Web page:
69. nil tardat: Nil is the inner object of tardat, and solacia is its regular (outer) object. Translate: "makes no delaying of pleasures."
72. quos: antecedent is clericorum.
72. scimus affabiles: sc. esse.
73. curialitas: < curialis < curia, "court, senate house." Curialitas, not a Classical Latin word, may be translated "courtesy," but in the special medieval, not in the modern sense; "courtliness" is perhaps preferable.
73. clericis: dative governed by prefix of compound verb.
74. fallere: The infinitive in Medieval Latin comes to function much more readily than in Classical Latin as a noun, so that posse, for example, commonly means "power." Here translate, "They do not know how to deceive."
75. peritiam: = skill and experience combined.
76. foedera: usually a military or political term; here pacts of love.
77. quid: for aliquid, after si. To account for the neuter, this may be construed as an inner object. An accurate (if somewhat inelegant) translation then would be, "If they do any loving . . . " For this syntax, compare l. 105.
78. assumpsimus: < ad + sumo, "single out, choose."
80. sed neque: See note on l. 6.
82. Experto: < experior. The participle is used in both the active and the passive sense: either "one who has experienced, an expert," or "a thing that has been experienced, evidence." The gender here calls for the latter interpretation, while the relative pronoun cuï seems to call for the former. The general sense is clear enough, and perhaps we must let it go at that.
84. labilis: < labor, labi, "slippery, fickle."
85. insipientiam: the opposite of sapientia.
85. notitiam: "acquaintance."
87. dolus ut: See note on intus et above. The reading of T, in eis qui, farther on in this line is another instance of the same pattern; R reads qui in eis.
87. in eis: As here printed (see preceding note) this could be taken equally with the phrase before it or after it; it is very likely intended to be felt with both.
88. nos: accusative.
88. notavimus: < noto, "indicate, mention."
89. dilectio: "love, esteem."
89. vitio: "blemish, sin."
91. ulterius: "hereafter."
92. valet: "is able"; introduced by quod in the previous line. Main verb in a clause of indirect discourse, frequently so expressed in Medieval Latin rather than with an infinitive as in Classical Latin. Governs disiungere in the following line.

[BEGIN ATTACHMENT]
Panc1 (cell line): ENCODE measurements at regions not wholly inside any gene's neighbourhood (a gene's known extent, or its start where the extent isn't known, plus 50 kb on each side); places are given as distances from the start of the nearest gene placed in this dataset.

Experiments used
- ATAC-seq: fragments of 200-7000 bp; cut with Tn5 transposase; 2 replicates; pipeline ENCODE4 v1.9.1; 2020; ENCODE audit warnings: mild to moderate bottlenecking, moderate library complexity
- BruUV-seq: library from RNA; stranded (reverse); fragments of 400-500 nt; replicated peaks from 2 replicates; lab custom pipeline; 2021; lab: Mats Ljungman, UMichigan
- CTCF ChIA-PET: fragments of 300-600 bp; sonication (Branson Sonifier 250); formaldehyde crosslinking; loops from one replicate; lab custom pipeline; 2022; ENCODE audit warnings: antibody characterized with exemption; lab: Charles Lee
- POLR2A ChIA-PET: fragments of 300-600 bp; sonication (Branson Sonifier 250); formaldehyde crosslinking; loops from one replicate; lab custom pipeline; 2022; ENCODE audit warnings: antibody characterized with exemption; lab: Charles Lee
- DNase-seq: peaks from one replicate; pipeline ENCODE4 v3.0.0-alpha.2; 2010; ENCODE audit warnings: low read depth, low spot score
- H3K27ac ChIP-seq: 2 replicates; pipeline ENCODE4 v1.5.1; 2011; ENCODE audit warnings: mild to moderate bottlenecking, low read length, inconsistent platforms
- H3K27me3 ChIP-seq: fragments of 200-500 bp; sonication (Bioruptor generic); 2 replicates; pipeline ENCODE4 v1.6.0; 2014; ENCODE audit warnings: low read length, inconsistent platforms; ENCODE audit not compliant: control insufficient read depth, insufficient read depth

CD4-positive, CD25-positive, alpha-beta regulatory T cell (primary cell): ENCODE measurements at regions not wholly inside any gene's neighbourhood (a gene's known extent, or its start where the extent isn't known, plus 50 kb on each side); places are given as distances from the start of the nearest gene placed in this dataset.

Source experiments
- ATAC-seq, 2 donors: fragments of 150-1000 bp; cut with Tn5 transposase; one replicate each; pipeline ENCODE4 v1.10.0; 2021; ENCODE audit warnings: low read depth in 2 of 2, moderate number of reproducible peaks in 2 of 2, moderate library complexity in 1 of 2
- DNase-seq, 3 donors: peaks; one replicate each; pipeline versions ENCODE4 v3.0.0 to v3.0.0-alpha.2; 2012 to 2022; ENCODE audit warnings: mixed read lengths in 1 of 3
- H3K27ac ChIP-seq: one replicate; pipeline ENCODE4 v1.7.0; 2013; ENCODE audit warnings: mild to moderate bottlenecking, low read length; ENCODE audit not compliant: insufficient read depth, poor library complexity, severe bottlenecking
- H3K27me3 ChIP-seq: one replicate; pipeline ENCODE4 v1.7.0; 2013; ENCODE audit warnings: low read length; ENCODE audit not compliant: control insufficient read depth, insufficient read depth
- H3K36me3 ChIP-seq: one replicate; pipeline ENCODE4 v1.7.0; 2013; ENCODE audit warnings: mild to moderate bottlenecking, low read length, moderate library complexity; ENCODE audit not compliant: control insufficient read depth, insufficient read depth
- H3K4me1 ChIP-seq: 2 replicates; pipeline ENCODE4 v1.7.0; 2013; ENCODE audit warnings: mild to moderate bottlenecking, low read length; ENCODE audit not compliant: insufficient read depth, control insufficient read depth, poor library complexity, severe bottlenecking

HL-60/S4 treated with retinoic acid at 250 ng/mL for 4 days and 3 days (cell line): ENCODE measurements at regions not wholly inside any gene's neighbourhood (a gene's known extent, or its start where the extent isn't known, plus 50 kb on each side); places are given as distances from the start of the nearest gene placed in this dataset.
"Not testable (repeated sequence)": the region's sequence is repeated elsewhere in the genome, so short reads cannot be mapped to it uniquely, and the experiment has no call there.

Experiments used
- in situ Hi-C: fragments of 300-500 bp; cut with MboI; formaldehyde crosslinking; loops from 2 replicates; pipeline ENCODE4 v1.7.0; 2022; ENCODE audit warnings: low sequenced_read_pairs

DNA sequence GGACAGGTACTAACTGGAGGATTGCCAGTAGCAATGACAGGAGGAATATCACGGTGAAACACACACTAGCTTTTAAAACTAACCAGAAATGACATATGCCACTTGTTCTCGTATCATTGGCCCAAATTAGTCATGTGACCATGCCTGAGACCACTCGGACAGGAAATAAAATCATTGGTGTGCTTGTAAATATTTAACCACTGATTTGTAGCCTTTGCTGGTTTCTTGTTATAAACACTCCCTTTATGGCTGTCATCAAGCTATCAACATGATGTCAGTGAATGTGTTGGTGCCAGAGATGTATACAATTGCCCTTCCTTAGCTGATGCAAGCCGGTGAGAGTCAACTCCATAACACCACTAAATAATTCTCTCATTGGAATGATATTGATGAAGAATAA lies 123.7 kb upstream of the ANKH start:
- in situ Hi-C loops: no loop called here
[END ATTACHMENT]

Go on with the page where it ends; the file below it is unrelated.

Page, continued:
94. claustralibus: "cloistered" < claustrum, "enclosure," < claudo.
95. susceptio: "acceptance."
97. For the assumption of a lacuna here, see Introduction.
99. amplectendo: See note on l. 64 above.
99. recuso: "reject."
103. Tali: such as has just been described.
105. quid: for aliquid, after si; inner object of normally intransitive peccavimus. "If we have sinned any (sin)."
107. adeo: "to the same extent." With quam, "as," in the following line. Both T and R here read audio.
108. laudibus: can be taken with in omnibus: "in all your praises," or as an instrumental ablative, in which case in omnibus means, "in all respects."

109-132: Those who favor the knights now speak in their turn.

110. Amoris: See Introduction.
112. nobis sunt memoriae: "are in our thoughts"; a double dative.
113. lascivia: See note on l. 49.
114. obsequium: "compliance with, being agreeable to."
115. pro nostra gratia: "to win our favor."
118. praeelegimus: < prae + e + lego, "give preference to."
121. sectam: in Classical Latin usually refers to a philosophical "school" rather than what we mean by its derivative, "sect." Here perhaps may be translated, "class of men."
122. habere: Whatever is to be understood as the direct object of this verb is left vague.
124. This and the following two lines are omitted in R.
124. magis: sc. placet.
124. psalterium: "a psalter (copy of the Book of Psalms)."
125. legere: sc. psalterium.
126. parvi pendo: "I little value." Parvi is genitive of value.
regulam: the Rule by which her religious order was formally governed.
127. pervium: "accessible, open."
128. congrua: "suitable."
129. exposuimus: "opened to, placed at the disposal of, made available to." Parking problems are not an altogether recent phenomenon.
novimus: sc. esse.